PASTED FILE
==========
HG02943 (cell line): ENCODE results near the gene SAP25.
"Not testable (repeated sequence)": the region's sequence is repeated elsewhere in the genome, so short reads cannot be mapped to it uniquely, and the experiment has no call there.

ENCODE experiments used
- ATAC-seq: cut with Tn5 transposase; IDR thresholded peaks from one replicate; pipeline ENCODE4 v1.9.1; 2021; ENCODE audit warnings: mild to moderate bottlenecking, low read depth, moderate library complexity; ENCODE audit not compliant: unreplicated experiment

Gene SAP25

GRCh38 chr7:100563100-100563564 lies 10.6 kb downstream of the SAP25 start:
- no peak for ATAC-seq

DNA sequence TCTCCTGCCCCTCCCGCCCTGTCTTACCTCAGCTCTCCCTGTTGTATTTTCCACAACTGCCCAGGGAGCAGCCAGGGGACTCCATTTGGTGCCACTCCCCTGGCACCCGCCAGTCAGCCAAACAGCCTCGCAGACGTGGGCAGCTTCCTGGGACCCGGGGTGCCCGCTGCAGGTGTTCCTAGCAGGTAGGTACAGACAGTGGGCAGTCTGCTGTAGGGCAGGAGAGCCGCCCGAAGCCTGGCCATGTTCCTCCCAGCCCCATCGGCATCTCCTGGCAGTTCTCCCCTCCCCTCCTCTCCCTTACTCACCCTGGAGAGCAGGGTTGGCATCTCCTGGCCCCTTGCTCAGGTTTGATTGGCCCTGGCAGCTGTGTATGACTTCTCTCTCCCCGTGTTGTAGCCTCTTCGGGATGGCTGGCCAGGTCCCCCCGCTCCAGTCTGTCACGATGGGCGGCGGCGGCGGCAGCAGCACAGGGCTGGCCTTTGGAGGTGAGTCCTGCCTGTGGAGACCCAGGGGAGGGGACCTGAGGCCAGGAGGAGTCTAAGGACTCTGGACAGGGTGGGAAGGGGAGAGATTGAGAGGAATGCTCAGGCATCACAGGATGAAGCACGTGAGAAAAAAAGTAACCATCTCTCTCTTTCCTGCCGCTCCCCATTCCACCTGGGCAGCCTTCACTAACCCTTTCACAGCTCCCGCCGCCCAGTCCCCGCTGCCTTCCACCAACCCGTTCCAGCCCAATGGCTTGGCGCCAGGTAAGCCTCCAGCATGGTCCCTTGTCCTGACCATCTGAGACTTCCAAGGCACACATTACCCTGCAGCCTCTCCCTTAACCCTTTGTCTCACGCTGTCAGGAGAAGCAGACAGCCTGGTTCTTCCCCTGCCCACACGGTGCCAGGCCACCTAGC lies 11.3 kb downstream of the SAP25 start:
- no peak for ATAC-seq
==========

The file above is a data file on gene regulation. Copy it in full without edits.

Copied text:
HG02943 (cell line): ENCODE results near the gene SAP25.
"Not testable (repeated sequence)": the region's sequence is repeated elsewhere in the genome, so short reads cannot be mapped to it uniquely, and the experiment has no call there.

ENCODE experiments used
- ATAC-seq: cut with Tn5 transposase; IDR thresholded peaks from one replicate; pipeline ENCODE4 v1.9.1; 2021; ENCODE audit warnings: mild to moderate bottlenecking, low read depth, moderate library complexity; ENCODE audit not compliant: unreplicated experiment

Gene SAP25

GRCh38 chr7:100563100-100563564 lies 10.6 kb downstream of the SAP25 start:
- no peak for ATAC-seq

DNA sequence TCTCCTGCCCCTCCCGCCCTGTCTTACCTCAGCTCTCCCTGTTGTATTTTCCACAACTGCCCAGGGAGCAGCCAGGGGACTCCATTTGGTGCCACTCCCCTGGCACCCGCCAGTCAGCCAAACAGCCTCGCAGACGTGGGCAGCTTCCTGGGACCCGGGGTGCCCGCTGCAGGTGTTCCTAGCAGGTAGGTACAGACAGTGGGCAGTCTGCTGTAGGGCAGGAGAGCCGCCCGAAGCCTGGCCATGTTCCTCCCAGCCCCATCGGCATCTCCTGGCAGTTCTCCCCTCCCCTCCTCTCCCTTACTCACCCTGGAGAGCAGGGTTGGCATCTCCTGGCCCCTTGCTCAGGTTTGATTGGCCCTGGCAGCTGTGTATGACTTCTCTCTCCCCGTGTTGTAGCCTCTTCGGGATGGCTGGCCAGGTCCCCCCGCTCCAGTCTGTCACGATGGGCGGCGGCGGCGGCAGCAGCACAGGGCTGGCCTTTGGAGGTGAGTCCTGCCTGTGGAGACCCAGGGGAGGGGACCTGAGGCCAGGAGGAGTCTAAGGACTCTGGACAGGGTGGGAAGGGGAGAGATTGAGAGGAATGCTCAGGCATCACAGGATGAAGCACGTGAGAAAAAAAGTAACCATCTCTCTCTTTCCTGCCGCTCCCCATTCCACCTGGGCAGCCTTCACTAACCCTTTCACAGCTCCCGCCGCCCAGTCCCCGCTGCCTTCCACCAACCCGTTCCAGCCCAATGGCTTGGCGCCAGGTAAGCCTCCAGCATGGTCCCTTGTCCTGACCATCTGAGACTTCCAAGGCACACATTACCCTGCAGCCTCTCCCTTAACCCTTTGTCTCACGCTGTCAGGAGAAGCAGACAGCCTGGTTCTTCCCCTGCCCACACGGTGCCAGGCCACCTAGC lies 11.3 kb downstream of the SAP25 start:
- no peak for ATAC-seq